1. Entering the economic debate as a philosopher, what appears obvious to me is the erroneous presumption (hidden assumption) that this appraoch to rationality entails. The assumption that there is a representational (universal) rational agent further assumes that there is only one universe of discourse operative and that all share the same worldview (in Wittgenstein’s sense) that it describes and delimits through its norms. This worldview is a logical construct of “reality.”

    That is patently not the case as wide ideological disagreement shows. People, including economists who are supposedly “scientists,” disagree not only over norms but also what the facts may be, because “facts” don’t exist independently as “things” but rather are structured in terms of the manner of approach. Difference in worldview result in different ways of structuring facts in that the difference of worldviews are observable in terms of different rules and their application, for instance, criteria.

    Although I think this is the beginning of the matter, I don’t think that this is the end of the matter, in that there are a lot of other issues with “rationality,” too. But this is one that I seldom see even brought up, even though it should be obvious that economics can be viewed as a struggle among competing ideologies and the worldviews they entail. If this were not the case, then a “scientific” resolution would be possible and there would be a Kuhnian normal paradigm in economics. But that is not the case as far as I can see as an observer.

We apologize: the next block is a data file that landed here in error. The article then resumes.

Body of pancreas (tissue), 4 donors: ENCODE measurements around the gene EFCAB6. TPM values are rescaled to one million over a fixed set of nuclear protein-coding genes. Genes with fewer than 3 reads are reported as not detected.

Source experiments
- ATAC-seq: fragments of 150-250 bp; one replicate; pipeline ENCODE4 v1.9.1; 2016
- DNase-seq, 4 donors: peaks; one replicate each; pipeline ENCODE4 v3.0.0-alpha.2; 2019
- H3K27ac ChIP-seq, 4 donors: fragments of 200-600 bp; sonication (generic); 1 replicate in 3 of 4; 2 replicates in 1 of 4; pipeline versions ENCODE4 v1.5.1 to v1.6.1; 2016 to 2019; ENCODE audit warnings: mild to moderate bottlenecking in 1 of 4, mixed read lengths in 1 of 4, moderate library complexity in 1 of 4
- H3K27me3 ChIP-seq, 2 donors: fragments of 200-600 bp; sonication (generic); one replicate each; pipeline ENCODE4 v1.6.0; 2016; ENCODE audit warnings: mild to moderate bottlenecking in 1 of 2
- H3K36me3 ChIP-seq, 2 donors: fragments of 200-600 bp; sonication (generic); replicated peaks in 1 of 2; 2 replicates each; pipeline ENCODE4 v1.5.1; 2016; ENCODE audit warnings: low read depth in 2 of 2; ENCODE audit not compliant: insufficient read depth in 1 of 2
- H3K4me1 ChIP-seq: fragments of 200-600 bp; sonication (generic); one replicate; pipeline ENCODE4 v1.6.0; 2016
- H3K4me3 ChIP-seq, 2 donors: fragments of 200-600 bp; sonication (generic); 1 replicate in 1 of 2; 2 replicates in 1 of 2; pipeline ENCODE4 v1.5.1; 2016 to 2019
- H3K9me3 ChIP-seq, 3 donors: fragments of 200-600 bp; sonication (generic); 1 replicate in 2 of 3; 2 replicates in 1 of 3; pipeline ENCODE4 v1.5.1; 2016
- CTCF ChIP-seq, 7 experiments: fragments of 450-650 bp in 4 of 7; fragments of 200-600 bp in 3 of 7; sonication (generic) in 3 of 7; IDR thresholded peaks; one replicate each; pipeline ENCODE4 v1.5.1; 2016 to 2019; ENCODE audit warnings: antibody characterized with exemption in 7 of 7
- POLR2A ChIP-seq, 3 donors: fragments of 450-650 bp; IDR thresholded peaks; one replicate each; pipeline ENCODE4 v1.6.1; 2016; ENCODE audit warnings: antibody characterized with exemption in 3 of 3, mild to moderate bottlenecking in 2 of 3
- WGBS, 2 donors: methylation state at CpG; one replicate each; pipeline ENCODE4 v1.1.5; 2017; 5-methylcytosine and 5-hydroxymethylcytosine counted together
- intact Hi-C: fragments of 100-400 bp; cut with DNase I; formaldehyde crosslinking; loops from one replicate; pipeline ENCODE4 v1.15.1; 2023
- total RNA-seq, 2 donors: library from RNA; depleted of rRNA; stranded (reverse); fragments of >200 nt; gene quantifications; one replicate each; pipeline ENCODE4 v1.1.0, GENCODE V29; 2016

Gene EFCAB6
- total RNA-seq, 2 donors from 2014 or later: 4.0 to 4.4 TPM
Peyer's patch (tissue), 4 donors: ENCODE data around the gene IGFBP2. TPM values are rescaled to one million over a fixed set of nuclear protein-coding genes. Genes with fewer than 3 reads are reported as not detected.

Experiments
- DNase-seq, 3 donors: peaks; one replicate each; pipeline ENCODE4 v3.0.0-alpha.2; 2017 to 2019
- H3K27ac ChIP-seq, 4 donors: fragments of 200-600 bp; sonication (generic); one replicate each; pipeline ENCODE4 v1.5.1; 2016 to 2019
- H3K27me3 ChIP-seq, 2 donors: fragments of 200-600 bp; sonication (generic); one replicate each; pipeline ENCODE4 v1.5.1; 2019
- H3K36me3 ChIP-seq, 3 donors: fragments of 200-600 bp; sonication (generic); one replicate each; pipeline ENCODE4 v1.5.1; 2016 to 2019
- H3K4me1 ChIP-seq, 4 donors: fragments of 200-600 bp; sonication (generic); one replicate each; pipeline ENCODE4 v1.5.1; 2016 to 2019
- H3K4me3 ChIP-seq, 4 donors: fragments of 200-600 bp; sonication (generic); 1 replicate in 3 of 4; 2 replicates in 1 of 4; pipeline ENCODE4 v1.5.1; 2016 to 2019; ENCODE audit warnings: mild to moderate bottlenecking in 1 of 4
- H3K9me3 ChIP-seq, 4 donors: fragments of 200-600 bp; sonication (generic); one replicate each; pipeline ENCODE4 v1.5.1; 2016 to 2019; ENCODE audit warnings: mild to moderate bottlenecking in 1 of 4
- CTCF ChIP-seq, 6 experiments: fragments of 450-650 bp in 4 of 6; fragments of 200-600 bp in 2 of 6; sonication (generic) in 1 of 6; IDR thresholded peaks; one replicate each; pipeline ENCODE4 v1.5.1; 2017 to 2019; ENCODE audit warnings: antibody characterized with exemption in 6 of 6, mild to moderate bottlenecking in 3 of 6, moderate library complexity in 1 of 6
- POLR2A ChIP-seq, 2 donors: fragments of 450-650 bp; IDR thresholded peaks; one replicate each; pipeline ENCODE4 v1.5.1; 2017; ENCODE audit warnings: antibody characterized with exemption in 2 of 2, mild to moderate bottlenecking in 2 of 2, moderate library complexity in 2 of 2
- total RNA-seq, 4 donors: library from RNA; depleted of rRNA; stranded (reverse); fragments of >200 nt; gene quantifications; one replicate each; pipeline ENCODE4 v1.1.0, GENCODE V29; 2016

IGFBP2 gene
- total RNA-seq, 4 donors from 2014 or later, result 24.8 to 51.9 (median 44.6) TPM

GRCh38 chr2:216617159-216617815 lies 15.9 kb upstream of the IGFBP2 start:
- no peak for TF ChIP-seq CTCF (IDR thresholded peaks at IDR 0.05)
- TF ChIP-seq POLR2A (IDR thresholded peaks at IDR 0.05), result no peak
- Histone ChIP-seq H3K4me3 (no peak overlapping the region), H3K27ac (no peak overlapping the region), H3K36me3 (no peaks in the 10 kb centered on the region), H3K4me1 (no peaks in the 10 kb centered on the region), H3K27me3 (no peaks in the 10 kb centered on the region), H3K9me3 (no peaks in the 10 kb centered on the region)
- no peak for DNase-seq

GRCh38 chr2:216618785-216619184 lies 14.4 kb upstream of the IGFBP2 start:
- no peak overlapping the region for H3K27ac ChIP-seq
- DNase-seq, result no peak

Orthodox attempts to sustain the claim that it’s paradigm is normal and everything else is “heterodox,” but I don’t see that case being made successfully at all, especially when heterodox economists predicted the crisis and orthodox economists not only did not but claim that it is not possible, faling to add, in the “normal’ paradigm. That should call the “normal” paradigm into question, but they will not admit that. This is an indication of adherence to ideological norms over feedback for experience.

    • I can’t but agree, Tom. Neoclassical economics has been tremendously successful in usurping words like “rational” and “effective”, loaded them with very special meanings and relying on people not wanting to be considered as “irrational” or “inefifcient” thinking the economics-meaning of the terms are he same as the common sense meaning. Amartya Sen has done a tremendous job on this.

  2. Another criticism of the symmetry argument is this: In the absence of any information, Bayesianism argues that we should treat all possible outcomes as equally likely. This assumption corresponds to a uniform distribution across the possible outcomes. However, if I have no information at all, why should I believe the uniform distribution is appropriate. Surely, in the absence of any information, I should treat all possible *distributions* (not outcomes) as equally likely.

    Thus, I don’t see Bayesianism as being particularly a rational stance.